The Revolution at One Hundred: Issues and Trends in the English Language Historiography of the Russian Revolution of 1917

in Journal of Modern Russian History and Historiography
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This essay tracks the evolution of English-language writing on the Russian Revolution breaking it down into three broad periods: up to the 1960s, the 1960s–1980s, and the post-Soviet era, with special stress on the latter period. It discusses trends and issues in writing on the history of the revolution and traces changes in the focus—political history, social history, cultural history, regional and nationality history, and other themes.

The Revolution at One Hundred: Issues and Trends in the English Language Historiography of the Russian Revolution of 1917

in Journal of Modern Russian History and Historiography



 See Rex A. Wade“The Revolution at Ninety (One): Anglo-American Historiography of the Russian Revolution of 1917,” Journal of Modern Russian History and Historiography 1 (2008): 1–42.


Leopold H. Haimson“The Problem of Social Stability in Urban Russia,” Slavic Review 23 no. 4 (1964): 619–42and vol. 24 no. 1 (1965): 1–22.


Peter Stearns“Introduction,” Encyclopedia of European Social History from 1350 to 2000Ed. Peter Stearns (New York: 2001) vol. i: xix.


Paul Avrich“Russian Factory Committees in 1917,” Jahrbucher fur Geschichte Osteuropas 11. (1963): 161–82; Paul Avrich “The Bolshevik Revolution and Workers’ Control in Russian Industry” Slavic Review 22 (1963): 47–63; Wilson R. Augustine “Russia’s Railwaymen July–October 1917” Slavic Review 24 no. 4 (December 1965): 666–79.


Rex A. Wade“The Rajonnye Sovety of Petrograd: The Role of Local Political Bodies in the Russian Revolution,” Jahrbucher fur Geschichte Osteuropas 20 (1972): 226–40; Teddy J. Uldricks “The Crowd in the Russian Revolution: Towards Reassessing the Nature of Revolutionary Leadership” Politics and Society 4 no. 3 (1974): 397–413; Ronald Grigor Suny The Baku Commune 1917–1918; John L. H. Keep The Russian Revolution Rosenberg Liberals.


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Michael C. Hickey“Discourses of Public Identity and Liberalism in the February Revolution: Smolensk, Spring 1917,” The Russian Review 55 no. 4 (1996): 615–37and Michael C. Hickey “The Rise and Fall of Smolensk’s Moderate Socialists: The Politics of Class and the Rhetoric of Crisis in 1917” in Donald J. Raleigh ed. Provincial Landscapes: Local Dimension of Soviet Power 1917–1935 (Pittsburgh 2001) 14–35.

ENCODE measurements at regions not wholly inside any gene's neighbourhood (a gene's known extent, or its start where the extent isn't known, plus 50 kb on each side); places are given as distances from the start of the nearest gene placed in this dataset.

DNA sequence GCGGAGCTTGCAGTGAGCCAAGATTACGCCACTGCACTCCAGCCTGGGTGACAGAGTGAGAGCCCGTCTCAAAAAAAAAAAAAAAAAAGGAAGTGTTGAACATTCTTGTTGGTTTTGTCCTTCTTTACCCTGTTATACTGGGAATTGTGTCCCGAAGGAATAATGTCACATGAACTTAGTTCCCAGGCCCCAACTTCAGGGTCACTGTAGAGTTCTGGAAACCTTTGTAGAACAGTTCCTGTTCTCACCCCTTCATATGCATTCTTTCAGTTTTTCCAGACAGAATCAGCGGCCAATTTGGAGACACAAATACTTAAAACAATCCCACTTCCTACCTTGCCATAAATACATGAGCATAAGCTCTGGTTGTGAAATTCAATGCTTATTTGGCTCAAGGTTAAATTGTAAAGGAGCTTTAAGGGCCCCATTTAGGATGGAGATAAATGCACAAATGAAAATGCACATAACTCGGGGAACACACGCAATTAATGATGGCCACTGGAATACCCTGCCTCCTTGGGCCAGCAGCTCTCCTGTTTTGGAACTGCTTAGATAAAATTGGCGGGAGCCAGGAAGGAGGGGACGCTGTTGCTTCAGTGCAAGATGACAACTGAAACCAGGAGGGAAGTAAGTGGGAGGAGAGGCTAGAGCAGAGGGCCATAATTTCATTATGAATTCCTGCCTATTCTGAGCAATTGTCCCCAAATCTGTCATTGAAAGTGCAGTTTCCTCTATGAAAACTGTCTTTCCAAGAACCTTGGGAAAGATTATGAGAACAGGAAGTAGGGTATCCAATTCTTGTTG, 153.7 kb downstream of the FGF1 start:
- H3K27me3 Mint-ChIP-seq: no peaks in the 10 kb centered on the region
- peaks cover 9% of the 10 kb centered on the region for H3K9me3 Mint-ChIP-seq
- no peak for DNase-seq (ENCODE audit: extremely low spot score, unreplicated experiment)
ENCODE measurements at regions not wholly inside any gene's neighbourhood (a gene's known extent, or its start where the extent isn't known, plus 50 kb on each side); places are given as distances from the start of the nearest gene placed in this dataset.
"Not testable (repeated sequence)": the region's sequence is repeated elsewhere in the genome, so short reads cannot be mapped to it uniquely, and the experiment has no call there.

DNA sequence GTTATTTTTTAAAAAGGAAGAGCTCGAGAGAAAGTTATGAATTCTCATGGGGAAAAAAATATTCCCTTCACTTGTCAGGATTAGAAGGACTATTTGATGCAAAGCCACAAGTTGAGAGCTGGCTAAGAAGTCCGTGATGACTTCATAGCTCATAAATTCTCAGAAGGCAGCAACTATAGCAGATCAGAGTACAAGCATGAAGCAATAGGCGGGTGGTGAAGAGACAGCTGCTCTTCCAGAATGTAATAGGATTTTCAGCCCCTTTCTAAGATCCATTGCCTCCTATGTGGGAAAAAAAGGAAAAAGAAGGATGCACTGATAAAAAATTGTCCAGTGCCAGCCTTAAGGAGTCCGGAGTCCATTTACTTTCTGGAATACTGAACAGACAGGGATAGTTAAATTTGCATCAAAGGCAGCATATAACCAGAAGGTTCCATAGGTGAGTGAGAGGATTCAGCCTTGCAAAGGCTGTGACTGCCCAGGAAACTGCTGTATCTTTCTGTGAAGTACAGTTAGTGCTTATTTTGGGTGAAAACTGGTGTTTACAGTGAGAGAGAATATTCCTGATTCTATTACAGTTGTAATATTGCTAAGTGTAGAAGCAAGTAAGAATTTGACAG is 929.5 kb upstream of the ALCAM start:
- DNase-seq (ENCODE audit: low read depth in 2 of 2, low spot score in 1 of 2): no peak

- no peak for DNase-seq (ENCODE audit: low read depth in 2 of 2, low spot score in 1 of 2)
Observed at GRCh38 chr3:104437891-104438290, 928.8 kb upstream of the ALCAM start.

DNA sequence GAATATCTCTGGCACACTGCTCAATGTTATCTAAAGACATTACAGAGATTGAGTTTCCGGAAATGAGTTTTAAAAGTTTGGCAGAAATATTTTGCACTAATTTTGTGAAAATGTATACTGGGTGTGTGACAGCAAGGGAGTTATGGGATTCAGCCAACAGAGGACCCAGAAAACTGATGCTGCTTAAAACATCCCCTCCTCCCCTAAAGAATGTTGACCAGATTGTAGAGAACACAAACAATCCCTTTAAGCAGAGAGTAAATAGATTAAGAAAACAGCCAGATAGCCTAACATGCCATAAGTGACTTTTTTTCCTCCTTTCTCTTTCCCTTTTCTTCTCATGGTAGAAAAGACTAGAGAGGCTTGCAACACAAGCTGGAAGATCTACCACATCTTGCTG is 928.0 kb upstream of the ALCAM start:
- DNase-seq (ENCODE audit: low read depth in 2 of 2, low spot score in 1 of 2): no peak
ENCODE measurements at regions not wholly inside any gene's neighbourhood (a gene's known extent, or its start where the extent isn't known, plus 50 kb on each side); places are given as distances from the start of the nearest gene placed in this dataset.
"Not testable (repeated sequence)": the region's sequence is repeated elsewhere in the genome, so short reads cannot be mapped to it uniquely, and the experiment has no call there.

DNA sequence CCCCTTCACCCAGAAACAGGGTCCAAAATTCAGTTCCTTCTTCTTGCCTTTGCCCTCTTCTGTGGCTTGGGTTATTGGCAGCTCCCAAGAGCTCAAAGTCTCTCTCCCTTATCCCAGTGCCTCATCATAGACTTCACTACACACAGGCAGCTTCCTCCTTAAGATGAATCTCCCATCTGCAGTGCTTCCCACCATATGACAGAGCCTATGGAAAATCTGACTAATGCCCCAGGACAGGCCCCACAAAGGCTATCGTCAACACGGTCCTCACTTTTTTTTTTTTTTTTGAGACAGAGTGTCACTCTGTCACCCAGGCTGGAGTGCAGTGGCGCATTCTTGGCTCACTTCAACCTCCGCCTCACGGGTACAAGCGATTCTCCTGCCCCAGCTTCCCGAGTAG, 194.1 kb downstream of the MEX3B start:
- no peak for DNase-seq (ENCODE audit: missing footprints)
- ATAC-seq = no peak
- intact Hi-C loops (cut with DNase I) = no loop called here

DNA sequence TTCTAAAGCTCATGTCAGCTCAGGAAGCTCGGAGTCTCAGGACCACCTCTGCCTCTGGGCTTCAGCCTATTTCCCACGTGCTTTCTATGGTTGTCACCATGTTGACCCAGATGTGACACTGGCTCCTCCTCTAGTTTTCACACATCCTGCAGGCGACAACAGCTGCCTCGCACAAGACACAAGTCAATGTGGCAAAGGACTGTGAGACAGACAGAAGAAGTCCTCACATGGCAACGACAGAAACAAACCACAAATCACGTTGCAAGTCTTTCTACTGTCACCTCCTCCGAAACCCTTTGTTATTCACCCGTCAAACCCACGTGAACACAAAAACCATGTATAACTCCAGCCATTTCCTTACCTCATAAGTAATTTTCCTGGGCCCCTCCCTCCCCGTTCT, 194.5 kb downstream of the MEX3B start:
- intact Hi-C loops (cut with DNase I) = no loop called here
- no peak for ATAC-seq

Matthew Rendle“The Symbolic Revolution: The Russian Nobility and February 1917,” Revolutionary Russia 18 no. 1 (2005): 23–46; Matthew Rendle Defenders of the Motherland: The Tsarist Elite in Revolutionary Russia (Oxford 2010).


Aaron B. Retish“Creating Peasant Citizens: Rituals of Power, Rituals of Citizenship in Viatka Province, 1917,” Revolutionary Russia 16 no. 1 (June 2003): 47–67; Aaron B. Retish Russia’s Peasants in Revolution and Civil War: Citizenship Identity and the Creation of the Soviet State 1914–1922 (Cambridge 2008).


Diane Koenker“Scripting the Revolutionary Worker Autobiography: Archetypes, Models, Inventions, and Markets,” International Review of Social History 49 no. 3 (2004): 371–400.


Ian Thatcher“Memoirs of the Russian Provisional Government,” Revolutionary Russia 27 no. 1 (June 2014): 1–21; Ian Thatcher “Scripting the Russian Revolution” in Keith Michael Baker and Dan Edelstein Scripting Revolution (Stanford 2015) 213–27 399–402.


Steve Smith“Russian Workers and the Politics of Social Identity,” The Russian Review 56 no. 1 (January 1997): 1.


William G. Rosenberg“Representing Workers and the Liberal Narrative of Modernity,” Slavic Review 55 no. 2 (Summer 1996): 245–69; Michael C. Hickey “Discourses of Public Identity and Liberalism in the February Revolution: Smolensk Spring 1917” The Russian Review 55 no. 4 (1996): 615–37.


Vera Kaplan“A Dress Rehearsal for Cultural Revolution: Bolshevik Policy towards Teachers and Education between February and October, 1917,” History of Education 35 nos. 4–5 (2006): 427–52.


Murray Frame“Theatre and Revolution in 1917: The Case of the Petrograd State Theatres,” Revolutionary Russia 12 no. 1 (June 1999): 84–102; Murray Frame et al. eds. Russian Culture in War and Revolution.


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Melissa Stockdale“‘My Death for the Motherland is Happiness’: Women, Patriotism, and Soldiering in Russia’s Great War, 1914–1917,” American Historical Review 109 no. 1 (2004): 78–116.


Sarah Badcock“Women, Protest, and Revolution: Soldiers’ Wives in Russia during 1917,” International Review of Social History49 (2004): 47–70; Badcock Politics and the People.


Christopher Read“The Russian Revolution after the Fall of Communism,” The Historical Journal 40 no. 4 (December 1997): 1127.


Rex A. Wade“The Revolution in the Provinces: Khar’kov and the Varieties of Response to the October Revolution,” Revolutionary Russia 4 no. 1 (1991): 132–42; Rex A. Wade “Ukrainian Nationalism and Soviet Power: Kharkiv 1917” in Ukrainian Past Ukrainian Present ed. Bohdan Krawchenko (New York 1993): 70–83.


John-Paul Himka“The National and the Social in the Ukrainian Revolution of 1917–1920, The Historiographical Agenda,” Archiv fur Sozialgeschichte 34 (1994): 95–110; Vladyslav Verstiuk “Conceptual Issues in Studying the History of the Ukrainian Revolution” Journal of Ukrainian Studies 24 no. 1 (1999): 5–20.


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Mark Baker“Beyond the National: Peasants, Power, and Revolution in Ukraine,” Journal of Ukrainians Studies 24 no. 1 (1999): 39–67 (quotation on p. 44); Mark Baker Peasants Power and Place: Revolution in the Villages of Kharkiv Province (Cambridge ma 2016).

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